In 50 rounds of an amateur draft, a team that walks away with an All-Star, an everyday player, and a couple of utility players should consider themselves lucky. It's the nature of the draft -- amateur players are little baby turtle hatchlings trying to reach the ocean. Circling above them are whatever eats both baby turtles and baseball careers. Herons with a taste for rotator cuffs, I suppose.
There are two truisms:
- You can't just build a lineup or rotation in one draft.
- Even the teams that have an awful draft can usually get something out of it. A backup shortstop, or a lefty reliever. Something.
These are pretty universal. The best drafts are measured in a handful of players. And even in the worst drafts, a couple of players sneak through for a cup of coffee.
But there are two obvious anomalies in draft history, and it's why they're the easy picks as the best team draft or all-time, and the worst.
The best single-team draft ever
The Dodgers won the World Series in 1981, and three different pennants in the ‘70s, in large part because of an infield that featured Steve Garvey, Ron Cey, and Davey Lopes. All three of those players were drafted in 1968, combining for 20 (!) All-Star appearances between them. The Dodgers also drafted players who had success with other teams, like Doyle Alexander, Tom Paciorek, and Bill Buckner. Buckner did not win a World Series. Actually, I'm not even sure if he ever appeared in a Fall Classic. I'll have to look that up later.
The draft was split into three parts back then -- the June draft, the secondary June draft, and the January draft, with the Dodgers picking up the trio of infielders in the latter two. It’s unbelievable that a team could draft 3/8ths of a starting lineup -- a infield that stayed together for a decade and won four pennants -- in a single year.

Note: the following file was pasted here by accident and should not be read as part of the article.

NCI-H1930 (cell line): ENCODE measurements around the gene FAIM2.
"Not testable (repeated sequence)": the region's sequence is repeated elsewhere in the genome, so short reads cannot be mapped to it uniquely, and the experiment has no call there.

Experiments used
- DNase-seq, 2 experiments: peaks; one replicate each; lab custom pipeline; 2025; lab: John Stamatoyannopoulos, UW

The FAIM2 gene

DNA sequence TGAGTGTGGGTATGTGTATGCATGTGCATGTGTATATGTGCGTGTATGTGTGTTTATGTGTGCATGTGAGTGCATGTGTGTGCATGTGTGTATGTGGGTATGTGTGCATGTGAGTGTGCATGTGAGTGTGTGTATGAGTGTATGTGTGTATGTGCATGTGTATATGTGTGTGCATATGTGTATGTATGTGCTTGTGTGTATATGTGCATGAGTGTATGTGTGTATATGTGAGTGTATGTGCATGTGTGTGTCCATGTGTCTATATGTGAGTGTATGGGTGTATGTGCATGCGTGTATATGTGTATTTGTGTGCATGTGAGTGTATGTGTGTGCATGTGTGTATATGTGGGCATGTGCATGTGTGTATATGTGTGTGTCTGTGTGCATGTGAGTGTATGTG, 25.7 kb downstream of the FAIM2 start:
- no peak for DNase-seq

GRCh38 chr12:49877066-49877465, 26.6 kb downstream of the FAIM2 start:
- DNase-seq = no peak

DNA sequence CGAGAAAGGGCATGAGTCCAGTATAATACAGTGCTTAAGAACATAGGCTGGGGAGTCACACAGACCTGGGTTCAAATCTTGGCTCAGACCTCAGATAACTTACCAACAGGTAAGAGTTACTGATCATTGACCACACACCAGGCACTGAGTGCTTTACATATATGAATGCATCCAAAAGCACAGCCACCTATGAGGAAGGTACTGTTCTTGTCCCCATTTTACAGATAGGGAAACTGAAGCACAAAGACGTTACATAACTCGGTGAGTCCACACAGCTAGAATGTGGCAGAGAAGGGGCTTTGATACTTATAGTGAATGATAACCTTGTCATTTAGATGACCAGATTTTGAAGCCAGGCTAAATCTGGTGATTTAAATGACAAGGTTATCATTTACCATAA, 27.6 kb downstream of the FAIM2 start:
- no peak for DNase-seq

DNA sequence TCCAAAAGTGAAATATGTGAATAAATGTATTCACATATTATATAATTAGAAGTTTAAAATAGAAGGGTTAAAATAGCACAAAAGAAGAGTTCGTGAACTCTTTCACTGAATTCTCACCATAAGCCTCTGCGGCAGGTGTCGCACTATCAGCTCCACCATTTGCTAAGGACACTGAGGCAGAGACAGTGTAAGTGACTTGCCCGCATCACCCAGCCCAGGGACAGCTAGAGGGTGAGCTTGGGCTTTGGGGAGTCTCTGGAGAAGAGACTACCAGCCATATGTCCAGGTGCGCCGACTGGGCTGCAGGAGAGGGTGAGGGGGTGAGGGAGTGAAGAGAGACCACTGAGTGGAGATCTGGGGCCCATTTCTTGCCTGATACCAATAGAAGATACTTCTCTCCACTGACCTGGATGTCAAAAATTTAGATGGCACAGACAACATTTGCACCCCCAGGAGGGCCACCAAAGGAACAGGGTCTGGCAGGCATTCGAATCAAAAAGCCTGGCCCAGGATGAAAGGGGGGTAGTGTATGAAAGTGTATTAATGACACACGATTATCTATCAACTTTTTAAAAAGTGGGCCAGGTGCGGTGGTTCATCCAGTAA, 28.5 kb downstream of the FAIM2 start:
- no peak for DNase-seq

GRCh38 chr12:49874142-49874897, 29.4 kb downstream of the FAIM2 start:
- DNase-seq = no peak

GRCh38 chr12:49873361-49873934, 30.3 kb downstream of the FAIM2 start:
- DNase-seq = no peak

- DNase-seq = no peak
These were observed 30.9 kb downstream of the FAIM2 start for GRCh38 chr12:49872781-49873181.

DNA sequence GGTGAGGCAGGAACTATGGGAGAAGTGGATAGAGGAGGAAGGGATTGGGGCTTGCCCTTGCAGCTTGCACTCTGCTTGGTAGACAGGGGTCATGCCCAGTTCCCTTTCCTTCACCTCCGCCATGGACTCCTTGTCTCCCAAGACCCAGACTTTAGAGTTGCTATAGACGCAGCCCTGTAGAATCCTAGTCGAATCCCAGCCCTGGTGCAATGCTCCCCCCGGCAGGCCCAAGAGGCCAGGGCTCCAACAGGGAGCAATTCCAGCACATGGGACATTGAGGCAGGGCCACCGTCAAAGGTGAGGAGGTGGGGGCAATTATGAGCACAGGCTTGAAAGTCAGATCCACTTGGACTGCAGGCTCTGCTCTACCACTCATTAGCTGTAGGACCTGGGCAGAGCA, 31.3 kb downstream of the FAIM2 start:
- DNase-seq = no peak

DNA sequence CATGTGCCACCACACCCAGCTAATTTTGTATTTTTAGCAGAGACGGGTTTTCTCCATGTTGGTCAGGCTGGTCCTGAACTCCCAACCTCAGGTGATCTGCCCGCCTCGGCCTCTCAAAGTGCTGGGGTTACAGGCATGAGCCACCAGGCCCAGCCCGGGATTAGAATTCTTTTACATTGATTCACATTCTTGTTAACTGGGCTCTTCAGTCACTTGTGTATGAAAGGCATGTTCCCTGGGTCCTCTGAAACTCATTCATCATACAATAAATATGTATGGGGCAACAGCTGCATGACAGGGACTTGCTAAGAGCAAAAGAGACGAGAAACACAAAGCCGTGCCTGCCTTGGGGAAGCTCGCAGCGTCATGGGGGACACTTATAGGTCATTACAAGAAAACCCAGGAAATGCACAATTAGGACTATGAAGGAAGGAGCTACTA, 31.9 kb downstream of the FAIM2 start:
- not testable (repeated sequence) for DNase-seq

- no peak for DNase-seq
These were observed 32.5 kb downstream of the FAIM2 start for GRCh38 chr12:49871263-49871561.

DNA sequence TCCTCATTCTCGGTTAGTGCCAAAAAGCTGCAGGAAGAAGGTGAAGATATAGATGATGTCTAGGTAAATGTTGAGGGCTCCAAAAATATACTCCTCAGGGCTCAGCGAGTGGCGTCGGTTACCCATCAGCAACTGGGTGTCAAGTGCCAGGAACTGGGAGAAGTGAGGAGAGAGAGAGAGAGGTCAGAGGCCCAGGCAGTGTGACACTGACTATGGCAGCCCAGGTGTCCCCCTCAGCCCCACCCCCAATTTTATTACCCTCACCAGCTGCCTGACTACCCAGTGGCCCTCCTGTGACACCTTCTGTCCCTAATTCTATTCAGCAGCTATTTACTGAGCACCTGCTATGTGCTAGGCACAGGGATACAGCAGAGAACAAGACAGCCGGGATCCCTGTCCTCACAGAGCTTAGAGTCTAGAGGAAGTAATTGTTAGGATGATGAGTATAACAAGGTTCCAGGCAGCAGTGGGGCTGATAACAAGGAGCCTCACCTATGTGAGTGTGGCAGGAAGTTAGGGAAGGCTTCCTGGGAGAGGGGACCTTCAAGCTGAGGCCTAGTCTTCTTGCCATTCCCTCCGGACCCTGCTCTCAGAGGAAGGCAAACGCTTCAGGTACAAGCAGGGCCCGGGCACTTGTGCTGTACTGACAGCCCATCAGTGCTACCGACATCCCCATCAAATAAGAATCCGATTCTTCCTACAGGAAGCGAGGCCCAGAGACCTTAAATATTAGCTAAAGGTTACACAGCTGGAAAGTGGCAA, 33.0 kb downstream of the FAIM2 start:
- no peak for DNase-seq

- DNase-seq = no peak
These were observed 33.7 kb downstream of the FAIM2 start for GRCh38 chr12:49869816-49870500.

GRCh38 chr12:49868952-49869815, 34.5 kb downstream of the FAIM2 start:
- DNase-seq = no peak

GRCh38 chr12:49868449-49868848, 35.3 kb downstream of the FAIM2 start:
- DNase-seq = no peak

The worst single-team draft ever
Calling the draft a lottery is too much. The odds of winning a lottery are millions to one. Drafts are a long shot, but the lottery analogy is too hyperbolic. The draft is more like a pitcher at the plate. Most of the time they make an out, but about 11% of the time, or so, they'll sneak a ball through a hole. Maybe they'll even get a solid, line-drive single. About once every two years, they might hit a home run.
The draft the Atlanta Braves had in 1981, then, was like a pitcher going 0-for-50 for a season. Think about all of the awful-hitting pitchers you’ve watched. Randy Johnson, for instance. Even he could squeak out a few hits each season. The Braves couldn’t even draft a player that was the equivalent of a slow dribbler down the line that wouldn’t go foul.
Fifty-one picks between the three phases of the draft. Zero major leaguers. How does this happen? Well, there are different ways to run a draft. Some are more successful than others. Using your first pick, the 12th-overall pick in the draft, on a player who doesn’t play baseball might be an iffy strategy:
"Everyone thought the Braves were crazy," said Sam Bakotich, the sports editor of The Chronicle in Centralia and who covered (Jay) Roberts’ career. "But they drafted what they thought was the best athlete available. They thought they could teach him how to hit a curveball. He could beat the hell out of a fastball, but he didn’t have much luck with a curveball."
Everyone was right. To be fair to the Braves, there weren’t a lot of successful picks right after Roberts. Still, they defied the odds by not getting anyone at all who played in the majors, even for just a Moonlight Graham cameo.
There will be winners and losers of this week’s draft. But there won’t be a winner like the Dodgers or a loser like the Braves. Those are once-in a century kind of things, it seems safe to say, even without a century’s worth of drafting in baseball history on which to base that claim.